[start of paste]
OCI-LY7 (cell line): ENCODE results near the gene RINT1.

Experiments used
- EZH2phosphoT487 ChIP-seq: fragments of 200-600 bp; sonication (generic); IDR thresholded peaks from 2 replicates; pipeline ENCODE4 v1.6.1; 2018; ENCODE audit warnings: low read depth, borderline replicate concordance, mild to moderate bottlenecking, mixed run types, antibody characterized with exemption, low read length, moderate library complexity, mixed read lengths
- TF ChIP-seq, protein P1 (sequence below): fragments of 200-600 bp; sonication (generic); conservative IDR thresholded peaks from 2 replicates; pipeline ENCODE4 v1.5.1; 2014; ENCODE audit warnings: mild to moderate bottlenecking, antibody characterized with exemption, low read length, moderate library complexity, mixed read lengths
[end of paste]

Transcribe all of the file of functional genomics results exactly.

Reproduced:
OCI-LY7 (cell line): ENCODE results near the gene RINT1.

Experiments used
- EZH2phosphoT487 ChIP-seq: fragments of 200-600 bp; sonication (generic); IDR thresholded peaks from 2 replicates; pipeline ENCODE4 v1.6.1; 2018; ENCODE audit warnings: low read depth, borderline replicate concordance, mild to moderate bottlenecking, mixed run types, antibody characterized with exemption, low read length, moderate library complexity, mixed read lengths
- TF ChIP-seq, protein P1 (sequence below): fragments of 200-600 bp; sonication (generic); conservative IDR thresholded peaks from 2 replicates; pipeline ENCODE4 v1.5.1; 2014; ENCODE audit warnings: mild to moderate bottlenecking, antibody characterized with exemption, low read length, moderate library complexity, mixed read lengths